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It’s a busy clinic. They were without a chiro for a few days when I arrived. so my first day was crazy. I treated 20 or so patients in 5 hours. Here’s how the model works: the patient comes in (no appointments) and meets me. I do a history and physical evaluation. I send them away with my general ideas and they go for therapy with a therapist we have on site here (if appropriate). We use TENS, ice, heat and traction. They return the next day for their report after I’ve had time to review and put together my diagnosis and recommendations. I get stories of how the surgeon is going to operate on them if the pain comes back.  We rely on our staff for therapy and rehab so I focus on assessments and adjustments.


My first week on the job, I was happy my patient brought his wife and ….pet.

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Chiro is new in Peru so I’ve been on a few television shows. I’ve been told I have that “something” that TV loves. It’s great fun and I’ll be back on in a few weeks.


This is a pic just before Christmas/Navidad with our friend Julia visiting from Canada on the left, Ruth my office manager in front of her and Erin, my wife on the right.


A little bit about living in Huancayo

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My apartment is provided by my boss. It is inexpensive to live here. AND I live down the street from the clinic. Only in South America would you show off a bathroom. But yeah, it’s nice to have the conveniences of a home.

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View from my apartment

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Finding a dentist was pretty easy. It was his idea to take a photo together (maybe for his promotional materials). We may have been the first foreigners to visit him.

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The gym does the trick!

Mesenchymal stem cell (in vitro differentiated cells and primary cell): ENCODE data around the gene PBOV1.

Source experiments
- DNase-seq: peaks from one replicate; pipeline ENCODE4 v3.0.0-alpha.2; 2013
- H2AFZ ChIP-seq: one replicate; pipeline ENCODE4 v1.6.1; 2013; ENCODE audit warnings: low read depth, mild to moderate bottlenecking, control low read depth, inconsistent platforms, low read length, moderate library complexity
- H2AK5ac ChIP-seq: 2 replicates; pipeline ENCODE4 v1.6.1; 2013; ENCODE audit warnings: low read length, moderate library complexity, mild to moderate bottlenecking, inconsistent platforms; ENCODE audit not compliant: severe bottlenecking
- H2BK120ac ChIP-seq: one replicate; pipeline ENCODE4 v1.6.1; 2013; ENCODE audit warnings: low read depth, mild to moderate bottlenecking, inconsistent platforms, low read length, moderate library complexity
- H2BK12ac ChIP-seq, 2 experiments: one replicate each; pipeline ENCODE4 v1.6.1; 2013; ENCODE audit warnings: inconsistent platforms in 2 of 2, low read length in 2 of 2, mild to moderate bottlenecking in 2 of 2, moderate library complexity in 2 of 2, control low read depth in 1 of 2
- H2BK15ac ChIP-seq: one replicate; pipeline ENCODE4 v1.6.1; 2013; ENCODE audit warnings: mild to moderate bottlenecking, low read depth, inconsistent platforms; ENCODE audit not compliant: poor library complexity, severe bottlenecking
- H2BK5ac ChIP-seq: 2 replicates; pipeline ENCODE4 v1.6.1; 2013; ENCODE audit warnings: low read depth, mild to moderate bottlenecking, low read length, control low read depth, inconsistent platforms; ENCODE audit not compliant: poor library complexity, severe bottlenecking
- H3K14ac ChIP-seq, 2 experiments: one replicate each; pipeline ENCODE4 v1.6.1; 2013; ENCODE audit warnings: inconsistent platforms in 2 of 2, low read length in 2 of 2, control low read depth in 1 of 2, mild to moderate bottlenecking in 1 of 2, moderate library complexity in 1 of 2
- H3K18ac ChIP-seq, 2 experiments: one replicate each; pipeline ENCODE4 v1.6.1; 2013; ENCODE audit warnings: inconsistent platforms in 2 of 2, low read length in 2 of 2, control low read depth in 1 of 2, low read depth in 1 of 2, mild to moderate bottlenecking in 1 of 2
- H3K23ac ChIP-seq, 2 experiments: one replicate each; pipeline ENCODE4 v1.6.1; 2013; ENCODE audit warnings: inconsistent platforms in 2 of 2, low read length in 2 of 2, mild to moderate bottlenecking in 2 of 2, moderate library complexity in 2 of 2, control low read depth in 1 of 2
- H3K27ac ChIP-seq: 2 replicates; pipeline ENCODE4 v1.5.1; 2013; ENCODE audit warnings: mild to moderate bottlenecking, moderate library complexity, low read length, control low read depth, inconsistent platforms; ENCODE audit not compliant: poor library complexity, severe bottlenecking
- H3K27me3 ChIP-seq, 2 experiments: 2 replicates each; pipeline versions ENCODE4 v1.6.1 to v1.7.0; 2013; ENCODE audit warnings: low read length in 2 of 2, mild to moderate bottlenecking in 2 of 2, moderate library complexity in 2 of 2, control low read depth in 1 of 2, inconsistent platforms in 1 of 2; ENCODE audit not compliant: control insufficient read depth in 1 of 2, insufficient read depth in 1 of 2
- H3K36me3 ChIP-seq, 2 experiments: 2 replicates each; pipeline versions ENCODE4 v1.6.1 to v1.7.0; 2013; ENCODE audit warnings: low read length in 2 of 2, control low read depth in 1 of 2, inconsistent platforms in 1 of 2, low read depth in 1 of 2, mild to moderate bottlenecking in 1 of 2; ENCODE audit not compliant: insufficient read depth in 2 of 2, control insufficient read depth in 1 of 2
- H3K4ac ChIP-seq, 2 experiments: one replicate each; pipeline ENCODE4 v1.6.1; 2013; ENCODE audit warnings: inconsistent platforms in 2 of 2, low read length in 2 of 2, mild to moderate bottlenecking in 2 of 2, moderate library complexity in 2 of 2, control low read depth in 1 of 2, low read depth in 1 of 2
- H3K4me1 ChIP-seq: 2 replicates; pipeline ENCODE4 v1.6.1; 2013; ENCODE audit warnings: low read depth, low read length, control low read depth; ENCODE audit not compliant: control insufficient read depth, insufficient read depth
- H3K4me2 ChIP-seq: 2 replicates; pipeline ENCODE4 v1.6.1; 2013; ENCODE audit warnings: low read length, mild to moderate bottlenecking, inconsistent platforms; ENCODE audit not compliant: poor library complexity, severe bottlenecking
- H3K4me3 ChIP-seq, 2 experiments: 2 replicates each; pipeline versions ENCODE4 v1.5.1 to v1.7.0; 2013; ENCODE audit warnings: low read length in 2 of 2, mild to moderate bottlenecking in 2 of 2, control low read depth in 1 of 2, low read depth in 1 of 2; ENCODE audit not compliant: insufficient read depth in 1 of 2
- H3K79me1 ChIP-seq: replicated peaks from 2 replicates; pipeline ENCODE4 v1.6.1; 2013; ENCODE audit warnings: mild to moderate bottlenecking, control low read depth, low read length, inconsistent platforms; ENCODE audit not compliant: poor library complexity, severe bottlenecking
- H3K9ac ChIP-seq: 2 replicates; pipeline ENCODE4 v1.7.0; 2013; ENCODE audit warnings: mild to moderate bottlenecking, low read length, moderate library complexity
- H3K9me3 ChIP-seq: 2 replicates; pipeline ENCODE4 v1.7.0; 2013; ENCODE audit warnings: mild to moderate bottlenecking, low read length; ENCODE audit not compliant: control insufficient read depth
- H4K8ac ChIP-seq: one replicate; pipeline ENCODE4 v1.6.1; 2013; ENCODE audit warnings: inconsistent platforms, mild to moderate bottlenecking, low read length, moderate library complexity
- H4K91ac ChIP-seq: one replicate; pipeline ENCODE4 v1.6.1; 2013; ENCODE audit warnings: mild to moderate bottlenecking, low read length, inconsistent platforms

Insert some metaphor about reaching for the top….or climbing to success

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The ready-made entertainment is a little thin here, but we’re starting to make friends (and of course we’re taking visitors from Canada!… with an extra bedroom all ready for guests).


The food is cheap and awesome. Ceviche everyday…yes please ($4 Canadian).


And this town of Huancayo is responsible for one of Peru’s favourite sauces – Huancaina sauce. So there is one claim to fame!


Chasing the dragon

By Jackson

Sometimes in the early mornings I feel an intense sadness. I kick around on Facebook for a bit seeing if anyone noticed my carefully crafted posts. I crawl to the gym, sadness in tow. I reluctantly grip the 10 pounders. Half heartily warming up. Again I press. Warmth creeps in. I can feel the sadness shrink as my chest swells with blood and life. Again I press, harder heaves and AGAIN. I WAIT … stacking the 60s. Something wimpers “wait jackson, 10 more seconds”. The urge overwhelms me. I grip the weights firmly. Press, presss, PRESSSSSS.

All at once SNAP. The pain hits as hard as a horse. DAMN. I pushed too hard. Chasing that fucking dragon. It will be a week of ice and chiropractic appointments, before I’m reunited with my second love…. you are my drug, my addiction, my medicine.

So the next time you see a buff guy doin’ his thing, remember this post.

Photo by Erin Hancock.

Body (mind) transformation

By Jackson

See me post-triathlon (2012) above, working my ass off but still with a gut.

To be clear, I’ve been working out and aware of my “diet” for over 14 years. I’ve been a lot of places with my body but never here. My shirts don’t fit in the arms and I can see my abs. As Mihaly Csikszentmihalyi would say,I’ve found my flow.

The shift for me began in New Bedford, Massachusetts. I was alone in my van for the weekend waiting for my wife. She was hanging with friends and I had no interest in shopping and pedicures. We had recently begun our 6 month tour of the US in my parents’ 17 foot camper van (Road Trek). Sitting outside of the laundromat I had this unexplaiined urge to drink booze. This thought came on strong but passed as soon as it arrived. I spent the night in a Walmart parking lot by myself (other campers will know they allow campers to park overnight for free). Before I fell asleep, I was drawn to the Walmart to buy something. I was in a fully-stocked van wanting for nothing. However, I found myself roaming the ailses aimlessly with an armful of crap food.

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There was an announcement in the typical unenthusiastic Walmart voice “Hello shoppers, we are now closed. Please bring your items to the front and thank you for shopping at Walmart.”